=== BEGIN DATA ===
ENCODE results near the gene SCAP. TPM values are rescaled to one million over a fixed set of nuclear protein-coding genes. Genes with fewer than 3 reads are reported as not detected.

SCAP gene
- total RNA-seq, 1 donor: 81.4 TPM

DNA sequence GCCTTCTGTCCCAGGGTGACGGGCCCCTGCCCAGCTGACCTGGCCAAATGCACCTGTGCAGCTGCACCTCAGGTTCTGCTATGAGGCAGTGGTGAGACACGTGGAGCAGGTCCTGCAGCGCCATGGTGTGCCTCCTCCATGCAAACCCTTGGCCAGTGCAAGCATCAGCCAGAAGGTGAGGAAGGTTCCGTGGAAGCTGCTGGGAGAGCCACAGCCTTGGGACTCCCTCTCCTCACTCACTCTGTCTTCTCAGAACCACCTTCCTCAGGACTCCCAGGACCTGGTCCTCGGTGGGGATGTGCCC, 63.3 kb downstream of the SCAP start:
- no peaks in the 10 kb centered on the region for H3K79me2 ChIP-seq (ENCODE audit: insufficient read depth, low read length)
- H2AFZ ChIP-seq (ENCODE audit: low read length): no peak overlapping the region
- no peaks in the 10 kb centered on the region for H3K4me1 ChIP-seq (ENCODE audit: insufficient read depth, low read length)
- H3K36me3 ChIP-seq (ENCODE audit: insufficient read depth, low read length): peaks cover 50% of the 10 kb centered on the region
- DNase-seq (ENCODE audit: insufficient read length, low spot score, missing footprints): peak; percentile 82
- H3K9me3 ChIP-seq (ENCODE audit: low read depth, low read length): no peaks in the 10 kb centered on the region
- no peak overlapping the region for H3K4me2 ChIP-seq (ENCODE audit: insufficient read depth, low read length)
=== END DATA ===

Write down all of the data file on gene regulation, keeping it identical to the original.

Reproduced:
ENCODE results near the gene SCAP. TPM values are rescaled to one million over a fixed set of nuclear protein-coding genes. Genes with fewer than 3 reads are reported as not detected.

SCAP gene
- total RNA-seq, 1 donor: 81.4 TPM

DNA sequence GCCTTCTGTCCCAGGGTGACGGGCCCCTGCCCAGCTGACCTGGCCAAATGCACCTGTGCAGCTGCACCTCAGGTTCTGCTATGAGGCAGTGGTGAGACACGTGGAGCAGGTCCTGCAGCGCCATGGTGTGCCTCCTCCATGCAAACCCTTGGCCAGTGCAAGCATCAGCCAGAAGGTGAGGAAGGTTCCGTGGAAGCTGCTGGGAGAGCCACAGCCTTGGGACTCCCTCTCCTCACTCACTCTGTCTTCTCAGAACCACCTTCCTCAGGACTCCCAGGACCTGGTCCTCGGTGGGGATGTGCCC, 63.3 kb downstream of the SCAP start:
- no peaks in the 10 kb centered on the region for H3K79me2 ChIP-seq (ENCODE audit: insufficient read depth, low read length)
- H2AFZ ChIP-seq (ENCODE audit: low read length): no peak overlapping the region
- no peaks in the 10 kb centered on the region for H3K4me1 ChIP-seq (ENCODE audit: insufficient read depth, low read length)
- H3K36me3 ChIP-seq (ENCODE audit: insufficient read depth, low read length): peaks cover 50% of the 10 kb centered on the region
- DNase-seq (ENCODE audit: insufficient read length, low spot score, missing footprints): peak; percentile 82
- H3K9me3 ChIP-seq (ENCODE audit: low read depth, low read length): no peaks in the 10 kb centered on the region
- no peak overlapping the region for H3K4me2 ChIP-seq (ENCODE audit: insufficient read depth, low read length)